- Paperback: 445 pages
- Publisher: Doubleday; Revised & Updated edition (March 21, 2006)
- Language: English
- ISBN-10: 9780385517256
- ISBN-13: 978-0385517256
- ASIN: 0385517254
- Product Dimensions: 6.3 x 0.9 x 9.1 inches
- Shipping Weight: 1.4 pounds (View shipping rates and policies)
- Average Customer Review: 503 customer reviews
- Amazon Best Sellers Rank: #4,926 in Books (See Top 100 in Books)
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The Fifth Discipline: The Art & Practice of The Learning Organization Paperback – Deckle Edge, March 21, 2006
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"Forget your old, tired ideas about leadership. The most successful corporation of the 1990s will be something called a learning organization." -- Fortune Magazine.
From the Inside Flap
An MIT Professor's pathbreaking book on building "learning organizations" -- corporations that overcome inherent obstacles to learning and develop dynamic ways to pinpoint the threats that face them and to recognize new opportunities. Not only is the learning organization a new source of competitive advantage, it also offers a marvelously empowering approach to work, one which promises that, as Archimedes put it, "with a lever long enough... single-handed I can move the world."
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It stands out in the genre of systems thinking literature by addressing the point that’s been bothering many of us: If everyone wants people-centered learning organizations; why don’t they exist? Senge claims it’s because we have no idea the kind of commitment to change that is necessary.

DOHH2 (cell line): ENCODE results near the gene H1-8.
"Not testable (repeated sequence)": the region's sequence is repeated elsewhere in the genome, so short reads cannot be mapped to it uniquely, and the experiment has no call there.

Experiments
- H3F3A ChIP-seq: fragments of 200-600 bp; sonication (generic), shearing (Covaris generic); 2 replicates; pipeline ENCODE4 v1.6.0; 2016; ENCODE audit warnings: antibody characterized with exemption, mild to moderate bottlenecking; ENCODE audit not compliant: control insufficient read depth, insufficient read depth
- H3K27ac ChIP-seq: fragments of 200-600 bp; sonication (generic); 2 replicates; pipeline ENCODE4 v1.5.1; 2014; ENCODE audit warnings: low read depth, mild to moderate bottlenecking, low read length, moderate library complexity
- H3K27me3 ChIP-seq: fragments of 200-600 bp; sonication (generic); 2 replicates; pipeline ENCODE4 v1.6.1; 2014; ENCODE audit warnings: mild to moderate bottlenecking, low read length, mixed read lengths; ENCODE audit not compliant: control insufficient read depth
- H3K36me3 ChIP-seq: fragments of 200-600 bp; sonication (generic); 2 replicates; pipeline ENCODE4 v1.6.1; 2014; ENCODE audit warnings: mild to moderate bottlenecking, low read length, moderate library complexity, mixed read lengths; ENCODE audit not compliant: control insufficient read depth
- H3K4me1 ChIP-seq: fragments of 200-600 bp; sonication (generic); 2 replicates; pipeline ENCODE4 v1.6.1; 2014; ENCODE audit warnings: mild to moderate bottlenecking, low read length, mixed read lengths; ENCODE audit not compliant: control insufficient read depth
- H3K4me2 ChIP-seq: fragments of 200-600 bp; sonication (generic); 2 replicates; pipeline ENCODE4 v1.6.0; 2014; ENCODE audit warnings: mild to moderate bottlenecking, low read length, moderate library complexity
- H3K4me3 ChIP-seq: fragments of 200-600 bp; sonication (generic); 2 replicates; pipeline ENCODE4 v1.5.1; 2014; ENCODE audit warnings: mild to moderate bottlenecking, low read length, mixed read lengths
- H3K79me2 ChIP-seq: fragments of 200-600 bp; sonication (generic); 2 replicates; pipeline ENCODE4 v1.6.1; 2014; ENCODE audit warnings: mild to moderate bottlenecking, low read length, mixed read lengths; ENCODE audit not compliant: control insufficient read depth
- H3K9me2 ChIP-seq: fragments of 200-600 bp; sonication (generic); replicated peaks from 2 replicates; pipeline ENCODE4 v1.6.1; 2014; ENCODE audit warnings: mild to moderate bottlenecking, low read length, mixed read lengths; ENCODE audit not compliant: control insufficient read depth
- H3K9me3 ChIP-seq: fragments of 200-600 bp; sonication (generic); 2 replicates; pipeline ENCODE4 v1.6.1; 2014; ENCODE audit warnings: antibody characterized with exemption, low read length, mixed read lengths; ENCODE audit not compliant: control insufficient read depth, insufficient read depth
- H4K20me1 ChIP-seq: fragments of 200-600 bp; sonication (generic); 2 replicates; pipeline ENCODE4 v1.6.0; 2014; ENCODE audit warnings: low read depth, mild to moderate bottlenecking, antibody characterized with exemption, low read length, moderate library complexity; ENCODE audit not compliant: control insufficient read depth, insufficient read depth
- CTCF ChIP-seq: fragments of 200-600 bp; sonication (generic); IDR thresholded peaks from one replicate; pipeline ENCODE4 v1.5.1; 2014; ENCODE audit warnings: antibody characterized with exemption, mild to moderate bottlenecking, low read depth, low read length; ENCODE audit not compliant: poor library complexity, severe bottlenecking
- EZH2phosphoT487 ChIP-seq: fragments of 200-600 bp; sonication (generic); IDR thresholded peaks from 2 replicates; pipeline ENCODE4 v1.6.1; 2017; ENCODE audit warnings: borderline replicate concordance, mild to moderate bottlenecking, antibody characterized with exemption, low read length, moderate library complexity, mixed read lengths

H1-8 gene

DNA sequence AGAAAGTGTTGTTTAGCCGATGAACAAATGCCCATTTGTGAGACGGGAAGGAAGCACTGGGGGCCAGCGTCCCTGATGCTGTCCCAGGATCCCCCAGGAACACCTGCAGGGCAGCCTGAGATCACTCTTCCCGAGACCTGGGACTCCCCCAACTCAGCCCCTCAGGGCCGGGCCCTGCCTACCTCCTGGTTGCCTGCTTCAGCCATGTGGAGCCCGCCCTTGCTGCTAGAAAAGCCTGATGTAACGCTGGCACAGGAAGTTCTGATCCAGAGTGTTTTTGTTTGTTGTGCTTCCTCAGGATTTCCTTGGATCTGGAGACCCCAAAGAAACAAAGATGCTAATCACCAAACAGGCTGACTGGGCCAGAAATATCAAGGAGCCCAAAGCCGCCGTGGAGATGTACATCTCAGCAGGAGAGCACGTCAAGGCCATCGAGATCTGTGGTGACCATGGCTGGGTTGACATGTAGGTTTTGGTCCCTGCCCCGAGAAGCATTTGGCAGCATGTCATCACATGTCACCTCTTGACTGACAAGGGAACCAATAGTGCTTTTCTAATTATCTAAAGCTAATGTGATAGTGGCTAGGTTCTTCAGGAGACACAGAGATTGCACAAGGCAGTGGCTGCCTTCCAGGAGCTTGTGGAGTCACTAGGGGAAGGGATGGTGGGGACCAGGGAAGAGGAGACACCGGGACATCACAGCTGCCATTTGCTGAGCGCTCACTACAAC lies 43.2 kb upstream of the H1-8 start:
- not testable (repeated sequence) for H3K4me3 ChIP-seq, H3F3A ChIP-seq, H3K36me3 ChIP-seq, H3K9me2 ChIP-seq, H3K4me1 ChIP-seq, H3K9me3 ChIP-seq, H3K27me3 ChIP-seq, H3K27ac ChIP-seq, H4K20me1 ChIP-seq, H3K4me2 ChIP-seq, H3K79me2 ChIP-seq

That really engaged my attention; I wondered “what exactly does it take to break the vicious cycles?” I don’t want to spoil the experience for you, because the book is certainly worth the short time it takes to read, but here are two ideas that really stood out and may motivate you to find the many others.
On the discipline of building shared vision: “It's not what the vision is – it’s what the vision does.”
And, surprisingly drawing on the work of theoretical physicist David Bohm during the discussion of Team Learning: ‘Dialogue and discussion are the mechanisms of team learning. Dialogue allows us to expose our thoughts to ourselves; discussion lets us defend them.’
As an engineering major, I felt this book did a very good job in tying a lot of concepts together that is practical in the major. The book also does a good job of highlighting where systems thinking is also practical in improving broader things like family, teams and organizations along with businesses. This book is definitely worth the read for anybody as it applies to everyday interactions. For anybody with management and business control positions, this book will definitely enlighten you on the benefits of operating under a learning organization especially if working in a supply chain industry.
We are then given an in depth description of the 5th discipline, systems thinking. Systems thinking is the idea that we are all part of a larger system, it wants us to view ourselves as part of nature and not just an observer separate from every other living thing. The author wants us to understand that our problems aren’t caused by some external source but instead caused by our own actions and our inability to find the root cause of our problems. He shows us how to identify naturally reoccurring patterns in nature, how people normally react to these patterns, and how to counteract the negative effects of these patterns by teaching us how to attain leverage on each type of pattern. Based on the lessons taught in this book I feel that these disciplines can be used in making effective changes in not only the workplace environment but in my community and in my personal life.